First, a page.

Wherever he went to, especially in remote or impoverished areas, Bourdain treated the locals with such respect and awe.  He listened to them intensively, appreciated their outlook on social and political issues of their regions, regardless of their education or social economic background. He was a student who was thirsty and hungry for knowledge and wisdom.  He treated everyone equally ,whether they were rice farmers in Vietnam or important politicians In Russia.   He was grateful to be in their company.  Maybe he was grateful that they bear the burden of poverty and violence or wars.  He was inspired by their resiliency in the face of atrocities and injustice, by their happiness in simplicity, in conditions that many of his friends and American fellows would have considered unbearable.  

A few hours after Anthony Bourdain hung himself, his mother Gladys was quoted in an interview with the New York Times:

“He is absolutely the last person in the world I would have ever dreamed would do something like that…He has everything.  Success beyond his wildest dreams. Money beyond his wildest dream."

Obviously, Bourdain’s mother did not realize her son was wiser than ordinary men who often equate wealth and power to success or happiness.  Bourdain recognized his dark moments and often hinted about them. He recognized success has its exterior facade and illusion.

“Life is complicated. It’s filled with nuance.  It’s unsatisfying.  If I believe in anything, it is doubt.”  Bourdain once said.  

 Like an unpretentious  friend, Anthony Bourdain took us with him around the world to see what people eat, how they celebrate their lives, how they express their love, how culture, food and relationships intertwine in extraordinary ways.  He ate what we Westerners often think as “bizarre,” with such enthusiasm he made me have that yearning to try them someday.  Fear stops us from living an adventuresome life.  Fear stops us from getting to know the unknown which can turn out to be the most delightful experience.  Bourdain recognized how fear  often stems from prejudice and unconscious bias.  When he let go of his fear and prejudice, he made his life full and fascinating.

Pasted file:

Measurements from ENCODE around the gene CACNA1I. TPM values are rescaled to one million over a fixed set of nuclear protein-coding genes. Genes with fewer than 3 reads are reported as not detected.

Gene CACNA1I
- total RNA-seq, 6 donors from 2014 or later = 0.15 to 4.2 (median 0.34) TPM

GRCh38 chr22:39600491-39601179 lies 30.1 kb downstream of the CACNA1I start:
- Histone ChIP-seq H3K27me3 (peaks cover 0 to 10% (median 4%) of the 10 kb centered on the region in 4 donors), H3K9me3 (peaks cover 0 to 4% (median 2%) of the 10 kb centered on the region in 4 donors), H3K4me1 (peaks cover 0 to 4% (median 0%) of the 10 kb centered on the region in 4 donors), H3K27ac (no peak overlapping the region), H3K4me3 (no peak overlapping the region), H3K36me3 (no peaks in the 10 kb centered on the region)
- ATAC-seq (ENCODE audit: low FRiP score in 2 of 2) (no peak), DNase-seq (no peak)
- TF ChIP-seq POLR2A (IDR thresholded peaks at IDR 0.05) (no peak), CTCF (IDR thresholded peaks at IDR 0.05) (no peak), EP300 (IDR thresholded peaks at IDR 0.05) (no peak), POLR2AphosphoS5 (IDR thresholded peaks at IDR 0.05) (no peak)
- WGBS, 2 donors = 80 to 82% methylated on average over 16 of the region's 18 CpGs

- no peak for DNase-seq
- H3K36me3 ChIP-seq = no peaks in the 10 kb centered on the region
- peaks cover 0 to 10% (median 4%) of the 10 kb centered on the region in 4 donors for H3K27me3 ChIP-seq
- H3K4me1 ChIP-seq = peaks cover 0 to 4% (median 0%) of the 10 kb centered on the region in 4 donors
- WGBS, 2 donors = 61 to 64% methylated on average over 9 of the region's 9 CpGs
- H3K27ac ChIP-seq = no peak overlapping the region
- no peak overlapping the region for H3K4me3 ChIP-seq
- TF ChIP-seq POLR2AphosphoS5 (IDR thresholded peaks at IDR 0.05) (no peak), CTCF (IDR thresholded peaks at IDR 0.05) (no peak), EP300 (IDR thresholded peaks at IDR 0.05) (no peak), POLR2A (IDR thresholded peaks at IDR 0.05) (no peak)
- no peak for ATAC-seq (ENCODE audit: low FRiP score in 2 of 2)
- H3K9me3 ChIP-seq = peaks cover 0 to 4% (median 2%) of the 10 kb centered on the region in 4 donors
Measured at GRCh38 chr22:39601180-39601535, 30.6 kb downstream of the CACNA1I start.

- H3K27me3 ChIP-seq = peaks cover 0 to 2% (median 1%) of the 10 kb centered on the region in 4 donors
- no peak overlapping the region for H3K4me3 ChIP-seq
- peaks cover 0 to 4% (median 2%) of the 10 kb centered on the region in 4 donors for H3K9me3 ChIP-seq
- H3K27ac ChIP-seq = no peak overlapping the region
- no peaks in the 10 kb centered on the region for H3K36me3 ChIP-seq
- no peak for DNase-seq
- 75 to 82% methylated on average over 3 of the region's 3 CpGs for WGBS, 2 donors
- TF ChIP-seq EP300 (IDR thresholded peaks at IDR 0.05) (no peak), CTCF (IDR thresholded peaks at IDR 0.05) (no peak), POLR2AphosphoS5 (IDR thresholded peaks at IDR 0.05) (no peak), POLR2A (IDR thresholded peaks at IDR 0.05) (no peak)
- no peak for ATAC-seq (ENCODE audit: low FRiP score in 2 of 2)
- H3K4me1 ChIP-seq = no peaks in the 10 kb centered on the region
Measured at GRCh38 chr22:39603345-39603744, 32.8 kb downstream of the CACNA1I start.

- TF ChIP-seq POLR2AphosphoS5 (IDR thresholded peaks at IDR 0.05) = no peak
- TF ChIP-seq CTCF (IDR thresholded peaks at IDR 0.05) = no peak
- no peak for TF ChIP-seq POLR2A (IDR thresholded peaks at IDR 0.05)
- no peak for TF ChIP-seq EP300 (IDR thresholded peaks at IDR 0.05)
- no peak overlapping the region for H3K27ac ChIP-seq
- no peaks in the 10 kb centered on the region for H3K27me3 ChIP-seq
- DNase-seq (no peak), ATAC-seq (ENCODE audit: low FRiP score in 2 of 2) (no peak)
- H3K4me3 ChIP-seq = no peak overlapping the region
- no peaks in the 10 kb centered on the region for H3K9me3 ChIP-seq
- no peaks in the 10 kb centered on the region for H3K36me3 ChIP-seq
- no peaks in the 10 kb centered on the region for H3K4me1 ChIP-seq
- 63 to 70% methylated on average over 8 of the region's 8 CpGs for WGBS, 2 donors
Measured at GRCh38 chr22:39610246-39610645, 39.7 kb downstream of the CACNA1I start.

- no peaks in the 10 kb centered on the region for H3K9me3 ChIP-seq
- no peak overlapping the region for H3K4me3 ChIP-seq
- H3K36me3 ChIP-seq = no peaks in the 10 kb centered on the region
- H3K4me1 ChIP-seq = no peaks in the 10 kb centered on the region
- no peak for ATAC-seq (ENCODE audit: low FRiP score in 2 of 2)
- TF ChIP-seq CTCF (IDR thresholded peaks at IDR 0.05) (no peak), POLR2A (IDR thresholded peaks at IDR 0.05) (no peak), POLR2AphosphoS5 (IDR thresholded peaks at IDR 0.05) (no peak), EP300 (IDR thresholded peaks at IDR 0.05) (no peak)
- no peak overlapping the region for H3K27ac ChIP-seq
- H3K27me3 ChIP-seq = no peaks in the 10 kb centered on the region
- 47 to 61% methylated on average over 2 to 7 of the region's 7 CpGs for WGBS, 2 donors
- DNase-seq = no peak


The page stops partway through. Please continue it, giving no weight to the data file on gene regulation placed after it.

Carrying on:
Many Bourdain’s fans, like me, have not had enough of the world he had explored for us.  Obviously, he had enough of his own world, to let the last tragic impulse take over his wondrous life.  Bourdain, in some moments of his Parts Unknown show, hinted about his loneliness.  He was surrounded by so many people who admired him and hoped to be his friends, yet he was lonely.  Again, how “fabulous” a life one lives in the eyes of others might not reflect how ones feels.

 Bourdain has left us with the recognition of faith in even the most remote parts of the world.  Faith, in Bourdain’s world, was endurance, resiliency, hope, and acceptance of a life with whichever hardship it might carry.  While engaging himself in his subjects enthusiastically, Bourdain showed me his complicated side in each segment of his Parts Unknown.  He presented the world of his subjects with such “Camus’ paradox,” a dualism of carrying on an ordinary and happy life  while being in an environment full of  darkness and misery. It was unfortunate that Bourdain had lost his hope and endurance for whatever inner hardship he had been carrying.  He was passionately seeking and presenting truth in his work and built extraordinary human bonds.  His, for however brief, was a life well lived.

 

I did my best, it wasn’t much

I couldn’t feel, so I tried to touch

I've told the truth, I didn’t come to fool

You

And even though it all went wrong

I’ll stand before the Lord of Song

With nothing in my tongue but

Hallelujah

                 —Leonard Cohen